Following the release of Shaker Aamer from Guantanamo Bay after nearly 14 years without charge or trial we republish this article from CAGE’s website which details who Shaker Aamer is, what he was accused of and why his case was a huge miscarriage of justice.
Shaker Aamer is a long-term British resident, originally from Saudi Arabia, who spent close to 14 years in Guantánamo Bay without charge or trial.
Shaker had been in the UK since the early 90s where he worked as a translator at a legal firm and eventually met his wife. In the summer of 2001, Shaker began looking for a suitable Muslim country where he might bring some social benefit to people less fortunate than himself.
Ever the keen community worker, Shaker visited Afghanistan in June 2001 with his wife and three children to undertake voluntary work. During his stay he shared a Kabul house with Moazzam Begg – the British detainee who was released from Guantánamo Bay in early 2005 – and worked with him on projects to support a girls’ school and building wells.
Shortly after the US-led invasion of Afghanistan it is believed Shaker, like hundreds of others, was sold for a bounty of $5,000 by tribal warlords eager to receive the lucrative rewards offered for foreign Muslims by the US military. As a captive, Shaker suffered particularly vicious torture in the Dark Prison in Kabul.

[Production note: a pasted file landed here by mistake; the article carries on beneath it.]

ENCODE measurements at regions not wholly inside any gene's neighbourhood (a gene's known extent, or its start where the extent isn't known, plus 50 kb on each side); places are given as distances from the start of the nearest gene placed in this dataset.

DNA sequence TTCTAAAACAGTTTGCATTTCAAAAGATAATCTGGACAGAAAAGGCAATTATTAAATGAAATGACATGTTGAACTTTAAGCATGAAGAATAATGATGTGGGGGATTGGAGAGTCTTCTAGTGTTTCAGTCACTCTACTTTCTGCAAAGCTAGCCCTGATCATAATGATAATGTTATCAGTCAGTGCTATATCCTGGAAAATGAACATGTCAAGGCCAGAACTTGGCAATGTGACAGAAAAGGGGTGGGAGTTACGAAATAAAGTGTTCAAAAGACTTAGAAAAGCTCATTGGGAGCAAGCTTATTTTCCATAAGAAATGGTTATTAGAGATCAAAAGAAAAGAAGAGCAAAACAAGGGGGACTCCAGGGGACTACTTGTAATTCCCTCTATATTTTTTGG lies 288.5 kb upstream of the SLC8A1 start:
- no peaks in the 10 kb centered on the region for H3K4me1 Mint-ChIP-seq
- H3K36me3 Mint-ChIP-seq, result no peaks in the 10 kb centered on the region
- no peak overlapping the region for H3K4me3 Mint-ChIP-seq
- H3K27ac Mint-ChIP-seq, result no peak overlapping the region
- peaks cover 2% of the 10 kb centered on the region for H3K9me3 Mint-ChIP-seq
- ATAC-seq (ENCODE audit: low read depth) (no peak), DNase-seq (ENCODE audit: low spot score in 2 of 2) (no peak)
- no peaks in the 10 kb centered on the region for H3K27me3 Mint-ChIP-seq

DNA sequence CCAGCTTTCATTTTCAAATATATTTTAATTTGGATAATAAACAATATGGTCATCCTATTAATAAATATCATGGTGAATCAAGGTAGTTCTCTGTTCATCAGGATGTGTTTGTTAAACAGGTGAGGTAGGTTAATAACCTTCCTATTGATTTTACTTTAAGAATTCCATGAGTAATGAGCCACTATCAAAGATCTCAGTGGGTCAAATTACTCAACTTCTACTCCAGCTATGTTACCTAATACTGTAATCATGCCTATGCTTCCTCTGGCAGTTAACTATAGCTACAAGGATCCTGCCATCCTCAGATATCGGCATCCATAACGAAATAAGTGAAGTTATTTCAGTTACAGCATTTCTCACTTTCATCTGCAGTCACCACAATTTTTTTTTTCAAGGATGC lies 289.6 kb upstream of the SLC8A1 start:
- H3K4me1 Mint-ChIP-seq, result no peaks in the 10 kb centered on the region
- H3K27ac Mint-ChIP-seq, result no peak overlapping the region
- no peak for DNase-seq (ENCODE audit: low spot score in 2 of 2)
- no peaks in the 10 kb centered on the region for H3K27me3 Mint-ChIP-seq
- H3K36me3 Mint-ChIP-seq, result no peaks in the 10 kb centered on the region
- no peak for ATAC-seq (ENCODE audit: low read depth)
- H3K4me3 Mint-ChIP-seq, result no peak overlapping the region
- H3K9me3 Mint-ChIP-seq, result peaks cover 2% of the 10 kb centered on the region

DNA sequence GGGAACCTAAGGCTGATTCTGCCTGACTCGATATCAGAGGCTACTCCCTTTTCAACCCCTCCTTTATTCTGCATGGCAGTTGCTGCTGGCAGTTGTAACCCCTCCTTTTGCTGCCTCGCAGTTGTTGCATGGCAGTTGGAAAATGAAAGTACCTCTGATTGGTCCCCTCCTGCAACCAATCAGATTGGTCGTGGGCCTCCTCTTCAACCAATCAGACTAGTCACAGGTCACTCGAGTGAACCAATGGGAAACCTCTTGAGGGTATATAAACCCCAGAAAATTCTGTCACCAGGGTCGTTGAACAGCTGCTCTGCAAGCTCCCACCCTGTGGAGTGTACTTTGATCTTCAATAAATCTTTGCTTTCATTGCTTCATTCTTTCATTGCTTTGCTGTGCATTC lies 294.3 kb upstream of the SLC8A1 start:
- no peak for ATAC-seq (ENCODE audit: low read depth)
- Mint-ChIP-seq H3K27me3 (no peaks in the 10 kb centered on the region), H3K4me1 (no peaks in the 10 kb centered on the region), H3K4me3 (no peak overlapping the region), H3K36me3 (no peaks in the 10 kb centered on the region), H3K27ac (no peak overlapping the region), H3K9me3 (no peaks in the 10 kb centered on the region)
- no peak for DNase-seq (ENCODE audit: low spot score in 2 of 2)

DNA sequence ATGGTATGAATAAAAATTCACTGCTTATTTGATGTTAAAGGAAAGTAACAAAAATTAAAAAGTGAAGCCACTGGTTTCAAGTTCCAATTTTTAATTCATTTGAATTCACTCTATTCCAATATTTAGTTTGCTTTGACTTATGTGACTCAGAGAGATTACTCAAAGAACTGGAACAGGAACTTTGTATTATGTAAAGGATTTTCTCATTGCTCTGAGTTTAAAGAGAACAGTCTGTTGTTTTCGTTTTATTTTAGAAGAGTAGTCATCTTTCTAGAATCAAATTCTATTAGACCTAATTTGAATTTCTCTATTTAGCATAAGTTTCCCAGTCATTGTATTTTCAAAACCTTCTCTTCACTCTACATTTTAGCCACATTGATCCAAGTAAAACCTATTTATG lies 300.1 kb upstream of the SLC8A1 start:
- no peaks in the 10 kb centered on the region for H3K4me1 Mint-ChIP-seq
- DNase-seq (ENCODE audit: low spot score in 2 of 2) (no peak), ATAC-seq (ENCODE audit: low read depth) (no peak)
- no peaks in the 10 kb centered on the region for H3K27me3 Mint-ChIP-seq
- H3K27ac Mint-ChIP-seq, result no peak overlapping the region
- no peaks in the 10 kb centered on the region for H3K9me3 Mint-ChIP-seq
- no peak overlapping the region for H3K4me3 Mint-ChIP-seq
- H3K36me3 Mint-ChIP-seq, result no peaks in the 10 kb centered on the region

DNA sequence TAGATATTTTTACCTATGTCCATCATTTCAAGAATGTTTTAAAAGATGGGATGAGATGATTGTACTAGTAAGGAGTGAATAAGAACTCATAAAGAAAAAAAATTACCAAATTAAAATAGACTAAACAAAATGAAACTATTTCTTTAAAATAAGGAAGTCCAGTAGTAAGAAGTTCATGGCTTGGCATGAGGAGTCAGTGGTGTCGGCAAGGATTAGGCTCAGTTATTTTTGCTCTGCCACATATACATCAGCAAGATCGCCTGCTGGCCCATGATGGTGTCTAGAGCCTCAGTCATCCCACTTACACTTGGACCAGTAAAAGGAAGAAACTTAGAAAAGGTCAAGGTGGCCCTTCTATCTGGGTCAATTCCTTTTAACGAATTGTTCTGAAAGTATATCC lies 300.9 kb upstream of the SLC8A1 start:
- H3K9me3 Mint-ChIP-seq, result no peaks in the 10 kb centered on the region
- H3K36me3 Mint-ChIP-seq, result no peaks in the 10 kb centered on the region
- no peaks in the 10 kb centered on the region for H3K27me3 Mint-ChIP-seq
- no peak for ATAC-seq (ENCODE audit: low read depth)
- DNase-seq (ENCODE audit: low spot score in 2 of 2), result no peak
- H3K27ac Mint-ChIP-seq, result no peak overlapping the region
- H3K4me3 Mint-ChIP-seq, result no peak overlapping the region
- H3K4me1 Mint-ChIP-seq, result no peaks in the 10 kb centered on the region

When he arrived in Guantánamo Bay, he became a respected spokesman for the prisoners and was dubbed “The Professor” by the US military. During the prison-wide hunger strike in July 2005, he became a leader on the prisoners’ council and successfully negotiated a settlement with the military before any of the prisoners died.
The authorities agreed to respect the Geneva Conventions and treat prisoners who have been neither charged nor convicted of any crime in a humane manner. However, the administration reneged on their promise shortly after and Shaker was returned to isolation and was forcibly made to ingest liquid food with tubes through his nostrils.
Like most of the Guantanamo detainees Shaker was accused of nebulous “links” to al-Qaida without any evidence being presented against him. He was not even designated for trial by the courts known as “military commissions” – described by leading jurists as a “mockery of justice” – and it is widely believed that he only remained in custody due to his vociferous advocacy for prisoners’ rights in Guantánamo.